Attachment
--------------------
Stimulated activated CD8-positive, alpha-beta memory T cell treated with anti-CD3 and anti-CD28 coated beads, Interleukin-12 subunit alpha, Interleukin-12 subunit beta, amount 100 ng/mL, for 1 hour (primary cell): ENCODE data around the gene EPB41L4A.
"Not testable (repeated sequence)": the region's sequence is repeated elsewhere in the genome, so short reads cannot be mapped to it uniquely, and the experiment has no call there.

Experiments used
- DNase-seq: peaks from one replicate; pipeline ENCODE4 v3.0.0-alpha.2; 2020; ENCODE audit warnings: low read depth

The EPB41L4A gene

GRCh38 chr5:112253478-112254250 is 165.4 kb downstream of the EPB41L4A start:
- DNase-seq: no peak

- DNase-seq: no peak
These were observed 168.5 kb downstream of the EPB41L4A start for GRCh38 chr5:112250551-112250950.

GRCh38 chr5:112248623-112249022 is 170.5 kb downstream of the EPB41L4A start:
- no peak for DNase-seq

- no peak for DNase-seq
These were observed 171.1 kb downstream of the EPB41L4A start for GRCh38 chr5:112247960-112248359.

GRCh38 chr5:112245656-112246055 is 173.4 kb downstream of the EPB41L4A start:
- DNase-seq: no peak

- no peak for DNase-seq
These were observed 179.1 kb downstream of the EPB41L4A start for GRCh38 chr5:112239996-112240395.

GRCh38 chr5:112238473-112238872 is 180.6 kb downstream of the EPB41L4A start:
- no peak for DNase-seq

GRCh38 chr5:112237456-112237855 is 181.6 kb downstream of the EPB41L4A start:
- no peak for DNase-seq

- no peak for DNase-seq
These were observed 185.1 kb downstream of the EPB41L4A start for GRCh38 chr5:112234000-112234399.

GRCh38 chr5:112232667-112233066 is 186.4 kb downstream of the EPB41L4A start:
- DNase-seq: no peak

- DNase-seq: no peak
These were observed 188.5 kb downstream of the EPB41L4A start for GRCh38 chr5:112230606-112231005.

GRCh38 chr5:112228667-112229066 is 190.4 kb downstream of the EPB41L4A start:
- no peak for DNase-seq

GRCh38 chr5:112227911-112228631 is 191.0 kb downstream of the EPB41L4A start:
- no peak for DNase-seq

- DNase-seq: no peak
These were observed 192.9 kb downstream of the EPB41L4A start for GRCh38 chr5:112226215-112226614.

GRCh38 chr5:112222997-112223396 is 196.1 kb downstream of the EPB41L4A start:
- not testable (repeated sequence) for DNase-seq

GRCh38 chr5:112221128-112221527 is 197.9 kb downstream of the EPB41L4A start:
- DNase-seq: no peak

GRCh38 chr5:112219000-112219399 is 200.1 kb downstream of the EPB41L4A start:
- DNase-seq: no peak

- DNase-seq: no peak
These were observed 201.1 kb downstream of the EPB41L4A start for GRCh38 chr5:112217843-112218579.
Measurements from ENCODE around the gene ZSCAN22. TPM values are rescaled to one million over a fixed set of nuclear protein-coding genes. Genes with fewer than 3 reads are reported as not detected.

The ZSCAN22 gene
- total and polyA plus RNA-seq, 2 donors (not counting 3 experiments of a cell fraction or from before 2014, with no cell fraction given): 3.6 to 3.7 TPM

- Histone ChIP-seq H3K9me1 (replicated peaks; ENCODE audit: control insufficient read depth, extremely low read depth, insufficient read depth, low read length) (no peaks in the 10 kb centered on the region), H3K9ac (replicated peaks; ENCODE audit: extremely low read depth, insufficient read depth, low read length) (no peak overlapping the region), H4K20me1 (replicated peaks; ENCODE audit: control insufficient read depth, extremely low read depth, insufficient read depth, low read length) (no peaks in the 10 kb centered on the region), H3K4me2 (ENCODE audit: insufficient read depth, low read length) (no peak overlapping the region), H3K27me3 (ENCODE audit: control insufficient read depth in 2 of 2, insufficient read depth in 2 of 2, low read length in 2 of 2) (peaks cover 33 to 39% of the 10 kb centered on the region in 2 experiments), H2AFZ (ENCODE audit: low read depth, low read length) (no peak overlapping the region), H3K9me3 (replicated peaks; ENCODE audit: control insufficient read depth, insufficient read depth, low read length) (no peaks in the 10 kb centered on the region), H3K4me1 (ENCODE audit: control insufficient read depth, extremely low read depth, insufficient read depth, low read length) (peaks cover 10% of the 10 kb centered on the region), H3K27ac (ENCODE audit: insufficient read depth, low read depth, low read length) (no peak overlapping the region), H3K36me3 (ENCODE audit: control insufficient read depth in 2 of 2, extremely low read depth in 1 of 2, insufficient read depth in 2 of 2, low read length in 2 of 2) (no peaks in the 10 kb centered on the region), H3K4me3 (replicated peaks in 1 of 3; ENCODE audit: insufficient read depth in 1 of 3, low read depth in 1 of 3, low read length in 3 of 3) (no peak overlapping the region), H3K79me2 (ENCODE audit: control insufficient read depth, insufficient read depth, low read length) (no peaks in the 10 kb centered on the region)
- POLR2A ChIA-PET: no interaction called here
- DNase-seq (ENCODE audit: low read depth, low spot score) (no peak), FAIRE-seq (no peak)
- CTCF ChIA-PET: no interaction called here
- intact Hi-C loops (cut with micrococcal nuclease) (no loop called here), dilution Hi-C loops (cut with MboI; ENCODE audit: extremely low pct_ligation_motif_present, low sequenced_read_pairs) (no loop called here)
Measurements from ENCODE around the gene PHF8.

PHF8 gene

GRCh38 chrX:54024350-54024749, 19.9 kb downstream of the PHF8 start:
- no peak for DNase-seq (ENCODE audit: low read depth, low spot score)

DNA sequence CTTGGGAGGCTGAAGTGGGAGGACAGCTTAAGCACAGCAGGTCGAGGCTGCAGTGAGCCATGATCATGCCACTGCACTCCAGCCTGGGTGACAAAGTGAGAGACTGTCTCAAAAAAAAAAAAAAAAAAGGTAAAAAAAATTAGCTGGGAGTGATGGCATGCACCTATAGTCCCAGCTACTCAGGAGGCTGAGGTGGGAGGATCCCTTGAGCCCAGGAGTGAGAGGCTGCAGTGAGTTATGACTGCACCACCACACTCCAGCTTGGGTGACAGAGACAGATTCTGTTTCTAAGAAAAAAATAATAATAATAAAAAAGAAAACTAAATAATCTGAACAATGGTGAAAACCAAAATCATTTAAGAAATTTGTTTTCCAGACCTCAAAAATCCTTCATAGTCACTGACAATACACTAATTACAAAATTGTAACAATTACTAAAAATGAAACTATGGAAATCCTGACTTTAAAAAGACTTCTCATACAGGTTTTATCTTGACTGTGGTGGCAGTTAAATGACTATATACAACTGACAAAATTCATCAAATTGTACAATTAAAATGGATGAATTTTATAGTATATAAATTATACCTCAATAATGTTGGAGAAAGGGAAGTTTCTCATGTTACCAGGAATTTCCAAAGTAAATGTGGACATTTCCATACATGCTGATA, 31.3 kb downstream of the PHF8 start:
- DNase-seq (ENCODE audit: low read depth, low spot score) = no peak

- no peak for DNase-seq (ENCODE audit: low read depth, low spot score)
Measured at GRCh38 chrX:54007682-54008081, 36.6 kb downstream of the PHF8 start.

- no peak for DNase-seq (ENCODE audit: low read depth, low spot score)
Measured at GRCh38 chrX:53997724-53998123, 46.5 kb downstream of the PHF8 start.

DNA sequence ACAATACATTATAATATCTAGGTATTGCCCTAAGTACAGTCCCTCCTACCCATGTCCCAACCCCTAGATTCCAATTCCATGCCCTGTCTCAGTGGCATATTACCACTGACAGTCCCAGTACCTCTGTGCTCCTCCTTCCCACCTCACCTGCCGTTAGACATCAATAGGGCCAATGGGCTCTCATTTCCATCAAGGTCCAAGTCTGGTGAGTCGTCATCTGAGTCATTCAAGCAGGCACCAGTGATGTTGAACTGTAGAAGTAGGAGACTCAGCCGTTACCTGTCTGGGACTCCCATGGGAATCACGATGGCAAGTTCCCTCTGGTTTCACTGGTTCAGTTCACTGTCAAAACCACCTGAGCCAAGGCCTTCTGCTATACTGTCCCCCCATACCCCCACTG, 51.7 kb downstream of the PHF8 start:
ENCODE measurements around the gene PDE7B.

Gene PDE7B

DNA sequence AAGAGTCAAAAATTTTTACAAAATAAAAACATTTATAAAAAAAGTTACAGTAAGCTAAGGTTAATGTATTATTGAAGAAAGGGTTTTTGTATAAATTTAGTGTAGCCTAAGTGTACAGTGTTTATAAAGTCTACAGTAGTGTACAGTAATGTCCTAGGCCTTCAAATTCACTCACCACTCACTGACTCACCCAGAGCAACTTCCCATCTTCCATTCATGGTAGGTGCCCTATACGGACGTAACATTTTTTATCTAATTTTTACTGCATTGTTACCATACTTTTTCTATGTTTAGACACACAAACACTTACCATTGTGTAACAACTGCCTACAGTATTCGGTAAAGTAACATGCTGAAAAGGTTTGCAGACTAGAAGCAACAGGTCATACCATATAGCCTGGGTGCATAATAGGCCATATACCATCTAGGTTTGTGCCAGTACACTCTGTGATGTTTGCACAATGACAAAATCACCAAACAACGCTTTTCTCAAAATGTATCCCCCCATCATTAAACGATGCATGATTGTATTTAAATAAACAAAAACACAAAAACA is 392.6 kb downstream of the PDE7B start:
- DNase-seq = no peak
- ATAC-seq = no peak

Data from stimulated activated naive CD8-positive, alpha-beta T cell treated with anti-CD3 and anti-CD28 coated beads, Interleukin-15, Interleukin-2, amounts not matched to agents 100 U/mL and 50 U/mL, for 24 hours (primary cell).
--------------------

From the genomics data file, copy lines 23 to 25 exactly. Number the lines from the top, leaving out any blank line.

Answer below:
These were observed 185.1 kb downstream of the EPB41L4A start for GRCh38 chr5:112234000-112234399.

GRCh38 chr5:112232667-112233066 is 186.4 kb downstream of the EPB41L4A start:
- DNase-seq: no peak